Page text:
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Author Topic: Coax  (Read 5052 times)
N9TLU
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Posts: 35




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« on: April 05, 2012, 11:14:31 AM »

Setting up my station and need to get some new coax.  Obviously, I can get a much better price buying a spool.  I need some opinions on the TYPE of coax to use.

I'm looking for cable that is flexible enough to be used on my beam for HF and will not have a huge loss on VHF/UHF.

Does this elusive product exist?

Scott
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W8JX
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« Reply #1 on: April 05, 2012, 01:10:07 PM »

What is lossy and what is not is also dependent on length of runs involved.
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WX7G
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« Reply #2 on: April 05, 2012, 04:58:54 PM »

RG-8 or RG-213.

Don't be fooled by RG-8X. It is neither loss loss nor can it handle much power.
« Last Edit: April 10, 2012, 03:29:50 PM by WX7G » Logged
K9KJM
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« Reply #3 on: April 05, 2012, 10:39:27 PM »

As pointed out, The "right" type of coax depends on several things, Including overall length, Frequency, And power level.

For HF use at reasonable lengths of 100 or so feet, Good quality RG 213 like from Belden is considered the top type to use. (Super tough stuff!)

For VHF and UHF, lengths up to 75 or so feet, TIMES LMR 400 is a top pick nowadays.

Something like LMR 400 UF (Ultra flex) could be used for everything, But it is nowhere near as tough as a solid center dielectric like RG 213, Plus is quite expensive.

In the end, It us usually simpler and cheaper to just use several types of coax.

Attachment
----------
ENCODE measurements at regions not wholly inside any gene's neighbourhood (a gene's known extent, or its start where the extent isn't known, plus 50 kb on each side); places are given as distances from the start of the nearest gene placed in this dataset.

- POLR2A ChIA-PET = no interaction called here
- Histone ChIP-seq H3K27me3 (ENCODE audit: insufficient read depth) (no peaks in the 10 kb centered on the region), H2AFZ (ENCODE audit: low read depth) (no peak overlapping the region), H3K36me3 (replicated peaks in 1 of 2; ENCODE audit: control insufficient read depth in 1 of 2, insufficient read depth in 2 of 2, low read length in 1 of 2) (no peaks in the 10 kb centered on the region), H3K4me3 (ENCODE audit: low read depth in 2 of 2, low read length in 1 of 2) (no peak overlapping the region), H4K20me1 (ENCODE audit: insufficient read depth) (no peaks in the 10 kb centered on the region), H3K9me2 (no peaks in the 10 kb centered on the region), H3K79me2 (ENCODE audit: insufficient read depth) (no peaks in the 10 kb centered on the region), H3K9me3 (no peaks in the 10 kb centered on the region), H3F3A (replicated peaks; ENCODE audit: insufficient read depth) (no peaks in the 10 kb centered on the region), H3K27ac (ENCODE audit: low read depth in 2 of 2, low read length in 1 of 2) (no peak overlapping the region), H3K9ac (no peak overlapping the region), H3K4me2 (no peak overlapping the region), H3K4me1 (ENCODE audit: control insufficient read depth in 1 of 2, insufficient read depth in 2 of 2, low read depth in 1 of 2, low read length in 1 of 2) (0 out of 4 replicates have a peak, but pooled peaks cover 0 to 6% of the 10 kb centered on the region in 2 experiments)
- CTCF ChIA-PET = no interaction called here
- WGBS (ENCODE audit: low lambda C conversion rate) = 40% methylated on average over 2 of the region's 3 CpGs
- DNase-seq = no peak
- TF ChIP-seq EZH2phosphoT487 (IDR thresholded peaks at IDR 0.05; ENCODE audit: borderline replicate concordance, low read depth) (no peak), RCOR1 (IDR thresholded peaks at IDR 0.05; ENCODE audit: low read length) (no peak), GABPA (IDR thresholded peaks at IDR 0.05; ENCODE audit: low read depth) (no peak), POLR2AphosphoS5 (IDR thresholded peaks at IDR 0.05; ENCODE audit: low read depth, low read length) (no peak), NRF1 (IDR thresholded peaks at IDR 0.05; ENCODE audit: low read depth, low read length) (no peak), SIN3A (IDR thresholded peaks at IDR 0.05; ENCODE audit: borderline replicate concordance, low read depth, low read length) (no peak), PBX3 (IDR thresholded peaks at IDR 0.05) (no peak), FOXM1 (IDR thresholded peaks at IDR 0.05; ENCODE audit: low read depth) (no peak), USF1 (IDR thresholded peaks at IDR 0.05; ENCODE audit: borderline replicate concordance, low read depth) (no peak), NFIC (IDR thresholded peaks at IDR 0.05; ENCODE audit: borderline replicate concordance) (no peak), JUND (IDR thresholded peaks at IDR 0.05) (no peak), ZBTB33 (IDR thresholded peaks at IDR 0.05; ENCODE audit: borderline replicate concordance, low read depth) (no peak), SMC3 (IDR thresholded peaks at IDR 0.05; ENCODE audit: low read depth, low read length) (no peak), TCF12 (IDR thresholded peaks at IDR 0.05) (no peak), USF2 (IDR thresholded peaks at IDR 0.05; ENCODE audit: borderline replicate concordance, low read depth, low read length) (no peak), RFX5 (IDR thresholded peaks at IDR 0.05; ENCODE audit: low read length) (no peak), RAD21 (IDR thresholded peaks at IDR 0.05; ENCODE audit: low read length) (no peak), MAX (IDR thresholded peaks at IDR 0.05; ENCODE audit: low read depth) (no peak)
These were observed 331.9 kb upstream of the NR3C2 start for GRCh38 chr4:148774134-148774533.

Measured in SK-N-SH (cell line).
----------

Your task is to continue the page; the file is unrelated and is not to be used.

"Plain" solid center conductor LMR 400 (Low cost) for longer runs at VHF/UHF, Short jumpers of LMR 400UF if needed around rotors, RG 213 for higher power HF, And even some quality RG8X for shorter lower power runs.
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W8JX
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« Reply #4 on: April 06, 2012, 08:39:56 AM »

RG8x will easily handle a KW on shorter runs on HF below 25mhz or so.
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WX7G
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« Reply #5 on: April 06, 2012, 02:22:04 PM »

RG-8X can handle power inside where it's cool and there is no solar loading (heating due to sunlight) but outside be careful. Outdoors at 28 MHz RG-8X can handle only 150 watts.

Here's the data:

The Belden power rating for RG-8X at 10 MHz is 1000 watts and it's 370 watts at 50 MHz. The power rating at 28 MHz is close to 500 watts. I could not find the ambient temperature for which this is valid so let's run a thermal analysis. RG-8X uses polyethylene insulation and the melting point is just about 100 deg C.

The operating temperature range of RG-8X is -40 to +80 deg C. By my calculations the jacket heat rise at 1.5 kW at 28 MHz is 35 deg C (the center conductor will be hotter). A black coaxial cable illuminated by noon sun can reach a surface temperature of 170 deg F when the air temperature is 100 deg F. 170 deg F is 77 deg C. So, RG-8X cable outside under these conditions can handle RF power such that the temperature rises by 4 deg C. That is 150 watts average at 28 MHz.